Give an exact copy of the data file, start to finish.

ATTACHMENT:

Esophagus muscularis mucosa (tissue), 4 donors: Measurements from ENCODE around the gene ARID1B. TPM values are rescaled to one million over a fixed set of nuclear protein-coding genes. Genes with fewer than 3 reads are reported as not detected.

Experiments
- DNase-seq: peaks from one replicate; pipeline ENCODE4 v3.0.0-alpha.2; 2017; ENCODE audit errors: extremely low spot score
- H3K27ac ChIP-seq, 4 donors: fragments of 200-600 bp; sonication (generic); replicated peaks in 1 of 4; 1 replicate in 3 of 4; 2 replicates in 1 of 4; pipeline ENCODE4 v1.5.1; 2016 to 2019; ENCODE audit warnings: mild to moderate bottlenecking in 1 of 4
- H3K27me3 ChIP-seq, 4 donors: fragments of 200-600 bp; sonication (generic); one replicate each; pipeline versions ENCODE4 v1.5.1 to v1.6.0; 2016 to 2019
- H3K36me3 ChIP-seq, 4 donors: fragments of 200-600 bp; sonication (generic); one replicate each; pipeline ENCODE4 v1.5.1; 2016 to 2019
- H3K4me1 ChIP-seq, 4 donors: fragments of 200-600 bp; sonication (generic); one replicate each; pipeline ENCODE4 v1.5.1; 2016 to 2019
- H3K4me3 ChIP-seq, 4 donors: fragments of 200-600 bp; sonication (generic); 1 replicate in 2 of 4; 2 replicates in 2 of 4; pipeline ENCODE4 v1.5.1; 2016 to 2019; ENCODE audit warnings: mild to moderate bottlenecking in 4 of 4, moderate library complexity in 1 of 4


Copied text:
Esophagus muscularis mucosa (tissue), 4 donors: Measurements from ENCODE around the gene ARID1B. TPM values are rescaled to one million over a fixed set of nuclear protein-coding genes. Genes with fewer than 3 reads are reported as not detected.

Experiments
- DNase-seq: peaks from one replicate; pipeline ENCODE4 v3.0.0-alpha.2; 2017; ENCODE audit errors: extremely low spot score
- H3K27ac ChIP-seq, 4 donors: fragments of 200-600 bp; sonication (generic); replicated peaks in 1 of 4; 1 replicate in 3 of 4; 2 replicates in 1 of 4; pipeline ENCODE4 v1.5.1; 2016 to 2019; ENCODE audit warnings: mild to moderate bottlenecking in 1 of 4
- H3K27me3 ChIP-seq, 4 donors: fragments of 200-600 bp; sonication (generic); one replicate each; pipeline versions ENCODE4 v1.5.1 to v1.6.0; 2016 to 2019
- H3K36me3 ChIP-seq, 4 donors: fragments of 200-600 bp; sonication (generic); one replicate each; pipeline ENCODE4 v1.5.1; 2016 to 2019
- H3K4me1 ChIP-seq, 4 donors: fragments of 200-600 bp; sonication (generic); one replicate each; pipeline ENCODE4 v1.5.1; 2016 to 2019
- H3K4me3 ChIP-seq, 4 donors: fragments of 200-600 bp; sonication (generic); 1 replicate in 2 of 4; 2 replicates in 2 of 4; pipeline ENCODE4 v1.5.1; 2016 to 2019; ENCODE audit warnings: mild to moderate bottlenecking in 4 of 4, moderate library complexity in 1 of 4